Humpback chub now a threatened, not endangered, fish — The #GrandJunction Daily Sentinel

Humpback chub (Gila cypha) as seen in the Little Colorado River, Summer 2021.© Freshwaters Illustrated / USFWS

From The Grand Junction Daily Sentinel (Dennis Webb):

A rapids-loving, odd-looking native fish found locally in the Colorado River is now officially considered to be at a reduced risk of extinction.

The U.S. Fish and Wildlife Service on Friday said it has reclassified the humpback chub from endangered to threatened under the Endangered Species Act, thanks to significant progress made by conservation and recovery efforts of federal agencies, states, tribal entities and private partners.

“It’s a major milestone that we feel very proud of,” Kevin McAbee, acting director of the Upper Colorado River Endangered Fish Recovery Program, told The Daily Sentinel. “We believe that it demonstrates the collaborative conservation efforts that we’ve been undertaking with our partners over the last three-decades-plus are working. It’s really something that we’ve been working towards for many years and we’re just very excited about it.”

[…]

Feeding on insects, crustaceans and plants, the humpback chub can live 20 to 40 years, grow up to 19 inches long and produce up to 2,500 eggs per year. A warm-water species, it is uniquely adapted to live in the turbulent whitewater found in rivers’ rocky canyon areas, according to the Fish and Wildlife Service. Its namesake, fleshy lump behind its head evolved to make it harder to be eaten by predators, and large, curved fins let it stay in place in swift currents.

These traits have helped it survive in the Black Rocks area of the river in western Mesa County and in Westwater Canyon just across the Utah border, where the Fish and Wildlife Service says the most recent estimates indicate there are populations of 430 and 3,300 adults, respectively. The Westwater Canyon population has been growing and the Black Rocks numbers are stable, but a large number of juveniles may boost the Black Rocks population in the future.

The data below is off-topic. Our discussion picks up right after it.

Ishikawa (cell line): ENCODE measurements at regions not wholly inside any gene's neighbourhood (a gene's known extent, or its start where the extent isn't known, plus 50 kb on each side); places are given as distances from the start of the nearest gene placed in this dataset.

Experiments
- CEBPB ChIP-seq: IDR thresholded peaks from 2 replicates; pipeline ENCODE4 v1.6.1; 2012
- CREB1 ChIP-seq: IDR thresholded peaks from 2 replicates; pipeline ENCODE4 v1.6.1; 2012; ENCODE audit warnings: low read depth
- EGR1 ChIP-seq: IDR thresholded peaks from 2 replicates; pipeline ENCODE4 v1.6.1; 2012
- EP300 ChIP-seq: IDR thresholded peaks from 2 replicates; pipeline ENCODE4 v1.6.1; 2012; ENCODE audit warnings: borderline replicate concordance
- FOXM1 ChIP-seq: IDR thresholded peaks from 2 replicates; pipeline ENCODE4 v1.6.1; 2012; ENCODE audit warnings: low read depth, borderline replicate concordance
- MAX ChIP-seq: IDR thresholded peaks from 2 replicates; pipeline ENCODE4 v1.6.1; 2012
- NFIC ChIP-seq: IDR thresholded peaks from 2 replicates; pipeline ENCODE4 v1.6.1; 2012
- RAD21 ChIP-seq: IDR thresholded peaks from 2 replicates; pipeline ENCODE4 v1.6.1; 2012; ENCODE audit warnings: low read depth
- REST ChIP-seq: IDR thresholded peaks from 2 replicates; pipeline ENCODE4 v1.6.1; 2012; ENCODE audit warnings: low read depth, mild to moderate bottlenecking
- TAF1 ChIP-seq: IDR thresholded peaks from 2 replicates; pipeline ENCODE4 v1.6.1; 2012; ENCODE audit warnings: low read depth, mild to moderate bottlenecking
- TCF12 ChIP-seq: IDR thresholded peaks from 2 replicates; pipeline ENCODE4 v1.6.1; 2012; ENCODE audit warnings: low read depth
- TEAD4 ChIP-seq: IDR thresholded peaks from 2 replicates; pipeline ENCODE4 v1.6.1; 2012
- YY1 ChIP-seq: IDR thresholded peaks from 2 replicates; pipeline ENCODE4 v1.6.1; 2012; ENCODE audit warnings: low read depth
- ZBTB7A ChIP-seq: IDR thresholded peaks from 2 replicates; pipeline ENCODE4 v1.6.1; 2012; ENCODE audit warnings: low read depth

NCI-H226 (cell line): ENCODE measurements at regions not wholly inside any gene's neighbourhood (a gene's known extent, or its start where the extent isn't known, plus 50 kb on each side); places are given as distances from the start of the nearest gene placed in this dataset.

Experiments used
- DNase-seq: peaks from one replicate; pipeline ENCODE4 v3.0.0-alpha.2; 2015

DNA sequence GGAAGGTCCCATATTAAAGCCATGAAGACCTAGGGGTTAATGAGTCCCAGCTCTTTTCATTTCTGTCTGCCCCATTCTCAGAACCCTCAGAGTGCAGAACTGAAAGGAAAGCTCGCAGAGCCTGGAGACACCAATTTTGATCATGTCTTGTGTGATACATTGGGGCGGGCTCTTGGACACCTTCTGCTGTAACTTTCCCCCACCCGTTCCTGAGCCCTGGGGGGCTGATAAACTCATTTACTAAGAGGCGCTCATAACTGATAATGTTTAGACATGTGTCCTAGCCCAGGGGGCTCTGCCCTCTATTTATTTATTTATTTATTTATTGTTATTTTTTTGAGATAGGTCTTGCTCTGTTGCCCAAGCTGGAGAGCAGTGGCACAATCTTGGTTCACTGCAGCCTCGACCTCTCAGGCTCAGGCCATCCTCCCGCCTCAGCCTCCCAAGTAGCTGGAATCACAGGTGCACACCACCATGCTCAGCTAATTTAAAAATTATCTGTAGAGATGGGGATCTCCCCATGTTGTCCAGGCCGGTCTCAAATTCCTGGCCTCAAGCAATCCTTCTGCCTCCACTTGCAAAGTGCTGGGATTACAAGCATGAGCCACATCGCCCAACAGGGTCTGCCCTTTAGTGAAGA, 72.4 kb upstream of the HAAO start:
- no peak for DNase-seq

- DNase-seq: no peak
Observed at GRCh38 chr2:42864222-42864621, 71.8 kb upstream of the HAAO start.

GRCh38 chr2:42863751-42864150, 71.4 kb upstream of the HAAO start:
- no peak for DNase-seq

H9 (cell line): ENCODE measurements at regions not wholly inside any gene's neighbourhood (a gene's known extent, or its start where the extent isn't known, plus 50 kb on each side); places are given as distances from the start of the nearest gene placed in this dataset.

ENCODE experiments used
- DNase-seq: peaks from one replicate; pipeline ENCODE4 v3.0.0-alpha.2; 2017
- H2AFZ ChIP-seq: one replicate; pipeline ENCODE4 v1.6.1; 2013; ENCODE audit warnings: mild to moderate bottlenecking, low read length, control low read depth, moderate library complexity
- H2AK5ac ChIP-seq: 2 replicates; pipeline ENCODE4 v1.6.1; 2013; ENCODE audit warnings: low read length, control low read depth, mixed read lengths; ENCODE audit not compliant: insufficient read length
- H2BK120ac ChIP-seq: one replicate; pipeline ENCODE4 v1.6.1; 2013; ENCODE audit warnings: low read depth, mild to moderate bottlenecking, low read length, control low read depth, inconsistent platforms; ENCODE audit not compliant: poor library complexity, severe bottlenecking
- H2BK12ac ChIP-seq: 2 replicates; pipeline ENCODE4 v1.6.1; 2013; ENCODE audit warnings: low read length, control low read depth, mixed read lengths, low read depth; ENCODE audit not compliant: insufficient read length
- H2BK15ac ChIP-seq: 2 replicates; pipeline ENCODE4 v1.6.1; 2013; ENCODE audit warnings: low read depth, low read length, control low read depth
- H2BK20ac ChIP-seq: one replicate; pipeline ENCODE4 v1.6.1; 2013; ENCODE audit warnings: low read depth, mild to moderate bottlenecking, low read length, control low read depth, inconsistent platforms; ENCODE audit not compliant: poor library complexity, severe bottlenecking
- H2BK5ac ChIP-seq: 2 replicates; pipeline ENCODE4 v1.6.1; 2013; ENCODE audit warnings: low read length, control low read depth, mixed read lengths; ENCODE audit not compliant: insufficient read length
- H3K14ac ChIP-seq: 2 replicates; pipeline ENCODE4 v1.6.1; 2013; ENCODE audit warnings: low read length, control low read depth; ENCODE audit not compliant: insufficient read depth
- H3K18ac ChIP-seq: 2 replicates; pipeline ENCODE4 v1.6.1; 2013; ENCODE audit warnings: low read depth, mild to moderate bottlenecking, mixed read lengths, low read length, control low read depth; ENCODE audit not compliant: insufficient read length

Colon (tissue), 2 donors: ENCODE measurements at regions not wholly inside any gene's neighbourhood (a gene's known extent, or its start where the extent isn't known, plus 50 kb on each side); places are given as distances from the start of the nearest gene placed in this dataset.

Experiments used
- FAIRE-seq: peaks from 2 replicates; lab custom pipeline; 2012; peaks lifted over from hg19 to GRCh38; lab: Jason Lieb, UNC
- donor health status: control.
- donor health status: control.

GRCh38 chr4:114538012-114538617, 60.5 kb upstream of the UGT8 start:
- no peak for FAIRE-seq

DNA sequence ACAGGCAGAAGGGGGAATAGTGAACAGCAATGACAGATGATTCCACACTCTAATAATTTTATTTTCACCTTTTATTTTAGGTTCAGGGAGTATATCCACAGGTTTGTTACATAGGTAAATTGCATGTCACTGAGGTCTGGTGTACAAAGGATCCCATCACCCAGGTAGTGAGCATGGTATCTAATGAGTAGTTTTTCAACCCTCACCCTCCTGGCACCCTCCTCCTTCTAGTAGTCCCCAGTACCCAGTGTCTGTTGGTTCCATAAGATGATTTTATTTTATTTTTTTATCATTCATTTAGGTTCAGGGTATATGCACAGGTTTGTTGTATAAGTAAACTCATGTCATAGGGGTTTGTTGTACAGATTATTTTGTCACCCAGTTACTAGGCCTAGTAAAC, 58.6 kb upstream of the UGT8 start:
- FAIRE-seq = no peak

Other stable populations exist at the Desolation/Gray canyons area on the Green River in Utah and Cataract Canyon on the Colorado River in Utah. The Grand Canyon is home to the largest number of fish, including an estimated 12,000 in a core area in the Little Colorado River and the Colorado River around their confluence…

Globally, the fish exists only in that handful of core population areas. Another population in Dinosaur National Monument appears to have died out. McAbee said the Westwater and Black Rocks populations combined are the largest population upstream of Lake Powell, making them the home of the largest combined population in the world of humpback chub outside of the Grand Canyon, and an important core population just downstream of Grand Junction…

Two multi-stakeholder efforts, the Upper Colorado River program and Glen Canyon Dam Adaptive Management Program, have worked to try to help recover the species. In the Upper Colorado River, these efforts have included protecting river flows; managing and removing predatory, nonnative fish; and installing and operating fish passage structures where dams otherwise can impede fish travel.

Water-release measures involving upstream reservoirs have helped manage river flows to benefit the fish despite drought conditions that largely have prevailed over the last two decades. The Fish and Wildlife Service concluded that current river flows and temperatures are largely adequate despite climate change, so it doesn’t put the fish at immediate risk of extinction, which would mean it’s endangered. But the agency found that uncertainty about the possible severity of future water-supply declines poses a threat to the fish in the future, so it is likely to become endangered in the foreseeable future — the criteria for determining that it is threatened…

Another uncertainty surrounds the future of conservation efforts in the Upper Colorado River Basin because the recovery program there currently is scheduled to expire in 2023…

“However, commitment to continue the decades-long partnership is strong, as demonstrated by ongoing efforts to extend the partnership beyond 2023,” the Fish and Wildlife Service says in its final rule on the fish’s downlisting…

A further challenge for the program that the Fish and Wildlife Service is monitoring is the status of its funding.

Federal hydropower revenue that has helped support the program is threatened because falling reservoir levels are jeopardizing hydropower generation.

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